Home Economic Trends Hong Kong Traders Facilitate US Chip Exports to Russia Despite Sanctions

Hong Kong Traders Facilitate US Chip Exports to Russia Despite Sanctions

On February 24, 2022, as the incursion into Ukraine commenced, the United States prohibited the exportation of American semiconductors to Russia, save for humanitarian purposes and exceptional circumstances. The strategy aimed to enfeeble Moscow’s military prowess by withholding chips crucial to manufacturing missiles, tanks, drones, and military aircraft. Advanced integrated circuits are indispensable for guidance systems, radar, and night imaging devices, with American firms commanding a substantial market share. Nonetheless, over a year later, the conflict in Ukraine persists, partly due to US technology.

Although speculation swirls around the ostensible involvement of Chinese dual-use components procured by Moscow through third-party nations, Hong Kong’s role has remained conspicuously underexamined. An investigation by the Nikkei Asia Review, based on Russian customs data obtained from the Indian company Export Genius, reveals that a complex supply network to Russia originates in Hong Kong. From February 24 to December 31, 2022, Russia recorded 3,292 semiconductor import transactions, each valued at a minimum of $100,000. Approximately 70% of these transactions involved US chip behemoths, including Intel, Advanced Micro Devices (AMD), and Texas Instruments, with 75% being shipped from Hong Kong or mainland China.

Numerous transactions were conducted by small to medium-sized firms, some established following Ukraine’s invasion. These transactions amounted to $570 million, dwarfing the $51 million in US chip exports in the same period in 2021. One such transaction involved DEXP International, a Hong Kong-registered firm overseen by a Russian national, which sold Intel and AMD semiconductors to Atlas, reportedly under the ownership of Dmitry Alekseev, the founder of top Russian electronics retailer DNS Group.

Hong Kong’s allure stems from its lack of a comprehensive military export control system. However, it does enforce end-use verification for items with potential chemical, nuclear, or biological weaponry applications. Consequently, Hong Kong-based firms can import chips without export licensing restrictions and re-export them to China or Russia, unbeknownst to US tech giants.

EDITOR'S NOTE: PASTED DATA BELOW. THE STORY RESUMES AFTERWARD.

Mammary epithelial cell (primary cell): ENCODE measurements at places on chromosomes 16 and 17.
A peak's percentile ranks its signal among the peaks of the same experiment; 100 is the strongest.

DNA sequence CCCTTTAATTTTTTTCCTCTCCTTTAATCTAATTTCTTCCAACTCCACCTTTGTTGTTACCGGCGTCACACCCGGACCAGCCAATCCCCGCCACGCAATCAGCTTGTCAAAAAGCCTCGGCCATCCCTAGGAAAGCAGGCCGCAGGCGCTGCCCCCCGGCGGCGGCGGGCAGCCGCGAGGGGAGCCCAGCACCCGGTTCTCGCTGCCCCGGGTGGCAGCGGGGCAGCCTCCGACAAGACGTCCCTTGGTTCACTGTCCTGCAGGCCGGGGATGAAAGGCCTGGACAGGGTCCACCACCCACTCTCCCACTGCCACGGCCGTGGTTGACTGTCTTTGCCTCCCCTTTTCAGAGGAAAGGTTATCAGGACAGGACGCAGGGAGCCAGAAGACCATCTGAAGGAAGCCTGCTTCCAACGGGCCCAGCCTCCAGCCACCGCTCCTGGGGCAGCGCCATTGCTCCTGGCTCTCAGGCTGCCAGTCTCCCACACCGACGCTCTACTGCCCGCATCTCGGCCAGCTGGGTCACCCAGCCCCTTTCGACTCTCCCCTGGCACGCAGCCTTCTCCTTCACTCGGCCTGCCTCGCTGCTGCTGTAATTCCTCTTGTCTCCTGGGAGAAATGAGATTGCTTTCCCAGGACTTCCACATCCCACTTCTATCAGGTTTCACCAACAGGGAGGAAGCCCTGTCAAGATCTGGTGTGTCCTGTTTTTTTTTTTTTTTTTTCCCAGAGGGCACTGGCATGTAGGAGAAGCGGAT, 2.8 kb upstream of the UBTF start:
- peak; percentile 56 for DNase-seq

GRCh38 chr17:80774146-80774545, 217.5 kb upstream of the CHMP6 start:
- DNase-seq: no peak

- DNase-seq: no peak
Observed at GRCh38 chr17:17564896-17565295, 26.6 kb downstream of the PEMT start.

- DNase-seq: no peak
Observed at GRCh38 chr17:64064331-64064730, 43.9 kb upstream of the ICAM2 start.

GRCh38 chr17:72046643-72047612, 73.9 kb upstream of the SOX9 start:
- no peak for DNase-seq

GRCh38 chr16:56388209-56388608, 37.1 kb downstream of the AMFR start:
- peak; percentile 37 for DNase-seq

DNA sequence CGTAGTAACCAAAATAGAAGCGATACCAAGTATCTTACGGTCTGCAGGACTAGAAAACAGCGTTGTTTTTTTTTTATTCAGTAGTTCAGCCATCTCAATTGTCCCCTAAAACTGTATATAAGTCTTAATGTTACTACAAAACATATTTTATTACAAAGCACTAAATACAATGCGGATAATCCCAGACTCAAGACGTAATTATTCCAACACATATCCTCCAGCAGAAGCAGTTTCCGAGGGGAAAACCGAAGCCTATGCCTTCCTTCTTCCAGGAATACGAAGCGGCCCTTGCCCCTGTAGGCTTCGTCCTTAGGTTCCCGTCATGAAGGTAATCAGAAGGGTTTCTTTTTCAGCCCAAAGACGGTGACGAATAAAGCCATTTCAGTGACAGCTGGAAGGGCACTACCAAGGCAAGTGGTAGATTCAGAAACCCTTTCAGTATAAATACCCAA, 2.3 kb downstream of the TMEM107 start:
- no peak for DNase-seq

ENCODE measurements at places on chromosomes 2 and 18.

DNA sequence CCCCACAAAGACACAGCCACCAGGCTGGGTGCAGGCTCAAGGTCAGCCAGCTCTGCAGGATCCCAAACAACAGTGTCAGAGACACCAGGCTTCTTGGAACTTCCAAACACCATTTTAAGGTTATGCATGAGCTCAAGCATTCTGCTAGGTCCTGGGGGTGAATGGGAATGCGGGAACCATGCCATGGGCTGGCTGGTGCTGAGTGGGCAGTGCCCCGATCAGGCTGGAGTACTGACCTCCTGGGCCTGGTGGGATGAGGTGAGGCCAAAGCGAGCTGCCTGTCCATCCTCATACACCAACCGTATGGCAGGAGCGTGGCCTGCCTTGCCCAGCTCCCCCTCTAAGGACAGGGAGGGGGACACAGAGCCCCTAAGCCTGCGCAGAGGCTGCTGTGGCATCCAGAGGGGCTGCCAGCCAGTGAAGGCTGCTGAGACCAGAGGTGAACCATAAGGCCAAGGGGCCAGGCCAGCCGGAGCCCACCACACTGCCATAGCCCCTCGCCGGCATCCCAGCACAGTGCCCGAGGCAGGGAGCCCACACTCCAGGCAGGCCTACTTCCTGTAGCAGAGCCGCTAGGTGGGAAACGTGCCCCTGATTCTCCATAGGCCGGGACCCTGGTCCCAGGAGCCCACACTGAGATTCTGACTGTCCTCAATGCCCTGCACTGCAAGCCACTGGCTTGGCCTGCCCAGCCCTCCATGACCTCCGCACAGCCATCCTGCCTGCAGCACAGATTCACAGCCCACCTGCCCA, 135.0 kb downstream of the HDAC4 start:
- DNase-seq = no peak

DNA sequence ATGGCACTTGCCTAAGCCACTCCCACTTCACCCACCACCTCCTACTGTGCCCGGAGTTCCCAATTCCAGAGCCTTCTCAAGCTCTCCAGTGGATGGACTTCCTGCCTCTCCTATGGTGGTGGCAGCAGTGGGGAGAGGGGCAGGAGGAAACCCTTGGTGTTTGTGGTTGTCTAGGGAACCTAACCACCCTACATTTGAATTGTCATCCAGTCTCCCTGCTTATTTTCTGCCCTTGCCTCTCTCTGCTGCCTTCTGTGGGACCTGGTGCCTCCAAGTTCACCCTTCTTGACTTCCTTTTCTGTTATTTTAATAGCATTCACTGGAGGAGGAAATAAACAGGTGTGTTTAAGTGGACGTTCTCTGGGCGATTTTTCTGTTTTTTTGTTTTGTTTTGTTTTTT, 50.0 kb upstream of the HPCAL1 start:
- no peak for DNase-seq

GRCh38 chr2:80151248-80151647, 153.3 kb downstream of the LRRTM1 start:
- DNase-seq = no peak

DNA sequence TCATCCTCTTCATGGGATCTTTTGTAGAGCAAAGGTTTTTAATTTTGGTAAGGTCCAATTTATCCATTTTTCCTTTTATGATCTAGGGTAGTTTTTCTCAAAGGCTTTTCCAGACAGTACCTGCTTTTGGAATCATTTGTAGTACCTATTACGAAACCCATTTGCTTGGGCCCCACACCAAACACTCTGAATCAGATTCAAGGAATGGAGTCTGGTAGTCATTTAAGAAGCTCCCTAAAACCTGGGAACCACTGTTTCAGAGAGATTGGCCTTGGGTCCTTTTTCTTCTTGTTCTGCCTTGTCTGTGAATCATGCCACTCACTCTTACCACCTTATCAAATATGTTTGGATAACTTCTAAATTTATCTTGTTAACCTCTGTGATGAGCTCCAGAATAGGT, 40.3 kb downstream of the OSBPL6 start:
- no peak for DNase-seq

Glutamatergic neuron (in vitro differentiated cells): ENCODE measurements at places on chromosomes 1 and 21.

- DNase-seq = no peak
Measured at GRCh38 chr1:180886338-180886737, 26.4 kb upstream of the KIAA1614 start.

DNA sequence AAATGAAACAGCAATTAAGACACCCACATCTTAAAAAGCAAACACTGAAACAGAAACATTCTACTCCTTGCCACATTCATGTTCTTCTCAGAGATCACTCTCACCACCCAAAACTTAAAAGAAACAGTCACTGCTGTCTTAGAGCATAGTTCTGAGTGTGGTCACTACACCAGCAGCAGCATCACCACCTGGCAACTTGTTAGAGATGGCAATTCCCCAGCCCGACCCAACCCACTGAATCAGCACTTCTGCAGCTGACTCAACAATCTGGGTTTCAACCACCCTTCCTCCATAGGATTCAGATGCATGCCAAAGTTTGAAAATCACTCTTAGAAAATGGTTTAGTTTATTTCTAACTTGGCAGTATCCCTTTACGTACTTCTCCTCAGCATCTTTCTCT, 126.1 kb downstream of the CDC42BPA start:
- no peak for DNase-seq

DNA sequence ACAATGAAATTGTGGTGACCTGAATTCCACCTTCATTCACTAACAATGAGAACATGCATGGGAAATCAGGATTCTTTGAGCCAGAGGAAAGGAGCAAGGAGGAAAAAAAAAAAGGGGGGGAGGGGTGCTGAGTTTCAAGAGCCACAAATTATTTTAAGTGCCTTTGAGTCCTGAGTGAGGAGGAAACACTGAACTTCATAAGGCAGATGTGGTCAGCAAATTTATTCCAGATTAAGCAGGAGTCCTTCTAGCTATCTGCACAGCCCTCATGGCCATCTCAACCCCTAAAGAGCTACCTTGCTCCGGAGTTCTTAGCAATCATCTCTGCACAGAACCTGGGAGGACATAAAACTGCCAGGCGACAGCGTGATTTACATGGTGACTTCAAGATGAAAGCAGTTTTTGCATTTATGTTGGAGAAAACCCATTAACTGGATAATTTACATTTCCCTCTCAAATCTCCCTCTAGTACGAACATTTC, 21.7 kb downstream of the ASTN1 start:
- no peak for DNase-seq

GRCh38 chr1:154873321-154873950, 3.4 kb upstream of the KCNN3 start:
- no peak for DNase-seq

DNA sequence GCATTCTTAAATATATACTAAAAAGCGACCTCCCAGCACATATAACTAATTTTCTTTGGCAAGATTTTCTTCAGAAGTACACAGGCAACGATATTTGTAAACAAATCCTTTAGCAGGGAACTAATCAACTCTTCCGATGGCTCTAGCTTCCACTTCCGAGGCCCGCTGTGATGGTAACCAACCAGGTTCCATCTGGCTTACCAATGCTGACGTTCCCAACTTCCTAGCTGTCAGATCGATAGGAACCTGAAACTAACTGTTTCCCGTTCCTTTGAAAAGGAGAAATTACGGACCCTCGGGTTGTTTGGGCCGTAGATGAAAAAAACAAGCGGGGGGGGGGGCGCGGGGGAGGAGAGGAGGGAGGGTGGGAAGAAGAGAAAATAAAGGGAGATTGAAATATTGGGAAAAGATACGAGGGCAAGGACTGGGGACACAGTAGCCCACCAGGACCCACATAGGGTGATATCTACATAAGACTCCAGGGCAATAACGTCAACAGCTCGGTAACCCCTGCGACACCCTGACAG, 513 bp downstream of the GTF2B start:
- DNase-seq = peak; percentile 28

While large-scale manufacturers and established integrated circuit distributors are subject to meticulous scrutiny by US authorities, a web of smaller traders—including one-person operations and startups—remains more elusive, particularly during times of ample chip supplies and prioritized inventory disposal. These smaller entities, which sometimes maintain administrative offices in Shenzhen, China’s Silicon Valley, can persist under new names even when sanctioned, as former US Trade Representative official Benjamin Kostrzewa elucidated to the Nikkei.

Furthermore, establishing a company in Hong Kong requires neither residency nor citizenship but simply the services of a local agency. The ease of registering shell companies in the former British colony enables firms to obfuscate their activities and re-export sanctioned products subsequently, a role Hong Kong has played since the Korean War when it served as a hub for supplying a sanction-encumbered Maoist China.

Rather than solely concentrating on electronic component export control, more emphasis should be placed on monitoring financial flows. Such an approach would facilitate the detection of potential sanctions violations and effectively combat money laundering and other illicit activities. An enhanced financial monitoring system could also bolster international trade transparency and security, promoting cross-country collaboration and adherence to existing regulations.

Another complication arises from the fact that akin to mainland China, Hong Kong does not acknowledge punitive measures instituted unilaterally by Washington, only those officially sanctioned by the UN. This issue is well-recognized in the US, as exemplified by the June 2022 sanctions imposed by the Department of Commerce on Hong Kong-based electronic components company Sinno Electronics due to its “involvement in military assistance to Russia.” The transfer of chips is not the only concern within Asia’s second-largest financial hub.

In October 2022, controversy ensued when Russian oligarch Alexey Mordant’s yacht docked in Hong Kong harbor. Mordant, Russia’s third-richest individual, was among the first businesspeople sanctioned by the EU, the UK, and the US at the onset of the Ukraine conflict. Despite criticism from US authorities, the yacht departed unhindered for South Africa later that month.